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FBI Informant

Spying, NSA, Criminalizing Dissent, Patriot Act

2006 NSA spying—cases and victory

CCR case

EFF case

Broadening of wiretap provisions


Patriot Act – No sunset


Criminal cases—Lynne Stewart

We hear a preview from an interview with Shane Kadidal, attorney with the Center for Constitutional Rights and cooperating attorney Michael Avery, president of the National Lawyers Guild, right after arguing the case brought by the Center for Constitutional Rights seeking to stop Bush and government agencies from conducting warrantless surveillance of international communications of people in the United States.

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Guantanamo, Torture, Indefinite Detention, Renditions, Criminal Prosecutions


INS —secret hearings

Abu Gharib photos – Warning – graphic images on this link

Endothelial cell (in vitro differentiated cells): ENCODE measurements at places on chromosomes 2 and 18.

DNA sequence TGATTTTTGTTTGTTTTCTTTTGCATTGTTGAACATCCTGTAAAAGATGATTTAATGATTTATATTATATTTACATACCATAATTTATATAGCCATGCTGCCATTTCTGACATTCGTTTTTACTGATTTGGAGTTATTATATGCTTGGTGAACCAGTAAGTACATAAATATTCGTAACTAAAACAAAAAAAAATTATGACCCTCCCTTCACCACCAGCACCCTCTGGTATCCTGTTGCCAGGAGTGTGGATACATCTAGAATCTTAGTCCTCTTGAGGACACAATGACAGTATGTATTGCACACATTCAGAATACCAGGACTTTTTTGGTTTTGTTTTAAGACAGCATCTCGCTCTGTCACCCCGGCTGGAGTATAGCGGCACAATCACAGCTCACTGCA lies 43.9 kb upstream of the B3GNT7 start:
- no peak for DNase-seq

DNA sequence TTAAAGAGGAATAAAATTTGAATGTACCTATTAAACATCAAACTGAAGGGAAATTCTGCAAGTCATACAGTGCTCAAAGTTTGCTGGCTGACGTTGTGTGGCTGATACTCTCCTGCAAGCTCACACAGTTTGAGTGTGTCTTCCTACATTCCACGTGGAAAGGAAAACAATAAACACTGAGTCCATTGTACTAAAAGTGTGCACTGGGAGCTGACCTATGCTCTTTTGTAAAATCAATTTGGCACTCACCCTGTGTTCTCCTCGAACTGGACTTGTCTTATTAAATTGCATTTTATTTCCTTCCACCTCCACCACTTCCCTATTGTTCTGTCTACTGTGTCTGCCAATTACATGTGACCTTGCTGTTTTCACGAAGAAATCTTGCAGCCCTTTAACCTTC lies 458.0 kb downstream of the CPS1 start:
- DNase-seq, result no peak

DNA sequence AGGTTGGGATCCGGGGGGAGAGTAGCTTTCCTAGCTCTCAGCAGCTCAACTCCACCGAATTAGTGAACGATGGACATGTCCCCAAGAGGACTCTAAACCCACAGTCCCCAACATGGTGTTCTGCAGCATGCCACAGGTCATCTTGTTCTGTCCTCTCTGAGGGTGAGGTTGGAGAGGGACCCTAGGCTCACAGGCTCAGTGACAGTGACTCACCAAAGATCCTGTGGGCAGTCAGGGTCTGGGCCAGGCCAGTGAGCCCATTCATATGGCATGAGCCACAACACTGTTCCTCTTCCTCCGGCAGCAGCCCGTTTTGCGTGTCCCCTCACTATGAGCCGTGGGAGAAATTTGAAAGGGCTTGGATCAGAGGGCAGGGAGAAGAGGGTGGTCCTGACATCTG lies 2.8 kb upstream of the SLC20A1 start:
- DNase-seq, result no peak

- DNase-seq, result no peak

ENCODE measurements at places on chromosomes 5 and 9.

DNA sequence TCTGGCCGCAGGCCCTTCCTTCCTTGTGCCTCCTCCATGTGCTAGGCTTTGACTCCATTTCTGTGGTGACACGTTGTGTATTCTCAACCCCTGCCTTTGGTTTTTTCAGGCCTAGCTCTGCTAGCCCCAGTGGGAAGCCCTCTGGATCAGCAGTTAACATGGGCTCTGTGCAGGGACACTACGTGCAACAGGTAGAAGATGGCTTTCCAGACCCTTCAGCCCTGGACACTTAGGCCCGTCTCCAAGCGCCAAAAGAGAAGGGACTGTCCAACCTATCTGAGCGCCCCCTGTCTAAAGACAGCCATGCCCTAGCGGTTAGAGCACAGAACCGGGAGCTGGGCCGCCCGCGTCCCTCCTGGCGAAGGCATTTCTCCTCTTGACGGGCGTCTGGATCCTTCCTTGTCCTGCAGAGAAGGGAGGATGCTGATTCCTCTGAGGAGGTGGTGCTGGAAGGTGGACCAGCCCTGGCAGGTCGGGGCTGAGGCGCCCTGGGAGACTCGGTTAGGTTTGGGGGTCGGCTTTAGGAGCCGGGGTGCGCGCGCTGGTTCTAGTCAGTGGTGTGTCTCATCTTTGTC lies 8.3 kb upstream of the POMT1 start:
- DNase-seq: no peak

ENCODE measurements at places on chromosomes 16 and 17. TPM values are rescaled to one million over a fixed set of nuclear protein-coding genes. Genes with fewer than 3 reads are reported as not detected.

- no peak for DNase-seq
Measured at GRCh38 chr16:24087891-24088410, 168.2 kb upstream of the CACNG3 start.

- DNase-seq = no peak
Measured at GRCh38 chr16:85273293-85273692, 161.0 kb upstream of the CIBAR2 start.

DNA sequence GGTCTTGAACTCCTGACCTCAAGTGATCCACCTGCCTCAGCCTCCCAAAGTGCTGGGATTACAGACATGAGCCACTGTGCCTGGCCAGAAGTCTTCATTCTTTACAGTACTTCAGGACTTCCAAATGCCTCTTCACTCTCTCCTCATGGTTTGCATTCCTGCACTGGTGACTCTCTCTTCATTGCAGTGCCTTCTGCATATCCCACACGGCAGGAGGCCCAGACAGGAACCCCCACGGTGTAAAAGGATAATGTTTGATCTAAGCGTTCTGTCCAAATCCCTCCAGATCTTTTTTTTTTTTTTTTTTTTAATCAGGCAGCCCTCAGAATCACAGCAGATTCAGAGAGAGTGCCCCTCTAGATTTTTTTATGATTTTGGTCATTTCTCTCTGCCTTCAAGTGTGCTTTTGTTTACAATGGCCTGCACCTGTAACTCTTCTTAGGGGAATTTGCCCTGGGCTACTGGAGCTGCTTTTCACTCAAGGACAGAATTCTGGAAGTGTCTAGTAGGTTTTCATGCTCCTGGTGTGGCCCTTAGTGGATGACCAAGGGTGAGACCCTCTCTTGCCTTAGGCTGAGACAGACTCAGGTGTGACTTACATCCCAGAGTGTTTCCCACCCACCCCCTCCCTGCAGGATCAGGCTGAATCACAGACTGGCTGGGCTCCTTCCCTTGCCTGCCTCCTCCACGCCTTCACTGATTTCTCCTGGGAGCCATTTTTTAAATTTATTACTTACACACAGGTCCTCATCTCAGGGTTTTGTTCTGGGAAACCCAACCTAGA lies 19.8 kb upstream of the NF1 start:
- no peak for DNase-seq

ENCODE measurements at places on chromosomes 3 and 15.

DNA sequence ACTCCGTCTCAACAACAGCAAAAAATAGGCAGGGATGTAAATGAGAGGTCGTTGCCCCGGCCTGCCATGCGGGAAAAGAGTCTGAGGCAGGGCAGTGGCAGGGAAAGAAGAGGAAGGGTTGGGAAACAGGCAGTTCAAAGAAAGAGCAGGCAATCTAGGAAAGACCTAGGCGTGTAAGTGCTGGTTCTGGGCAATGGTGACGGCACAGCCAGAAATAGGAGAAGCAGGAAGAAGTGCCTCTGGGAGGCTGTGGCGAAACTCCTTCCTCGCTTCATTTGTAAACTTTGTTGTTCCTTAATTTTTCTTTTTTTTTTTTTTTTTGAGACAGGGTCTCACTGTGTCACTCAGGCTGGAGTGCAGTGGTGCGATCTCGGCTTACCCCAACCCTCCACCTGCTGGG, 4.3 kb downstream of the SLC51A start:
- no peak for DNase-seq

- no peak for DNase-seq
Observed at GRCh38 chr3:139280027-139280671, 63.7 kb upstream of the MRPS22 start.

Guantanamo – Amnesty Link

CCR link


Torture is not torture – 2004 Truthout story – Marjorie Cohn

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Iraq/Afghanistan/ – War


AUMF — Authorization to Use Military Force – translation: Attack anything anywhere if president says it’s related to 9/11.

Attack Afghanistan 2002

Attack Iraq – 2003

Attack Lebanon – 2006


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Law and Disorder September 4, 2006


Rebroadcast from June 19, 2006

Download/Listen to this show [37 MB]

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Lawsuits Filed Against NSA

Since its been revealed that the National Security Agency is amassing a colossal database of personal phone records have become public, there have been nearly 20 lawsuits filed against the NSA, AT&T and other telecommunication companies. Here on Law and Disorder we take a look at some recent lawsuits, one involving the Electronic Frontier Foundation and the Center for Constitutional Rights. We also discuss recent bills proposed in the Senate designed to change the Foreign Intelligence Surveillance Act, read more about it here.

Guest – Shane Kadidal lead attorney at CCR on the NSA cases. Read Shane’s latest commentary here.

Shane Kadidal’s blogs at huffingtonpost.com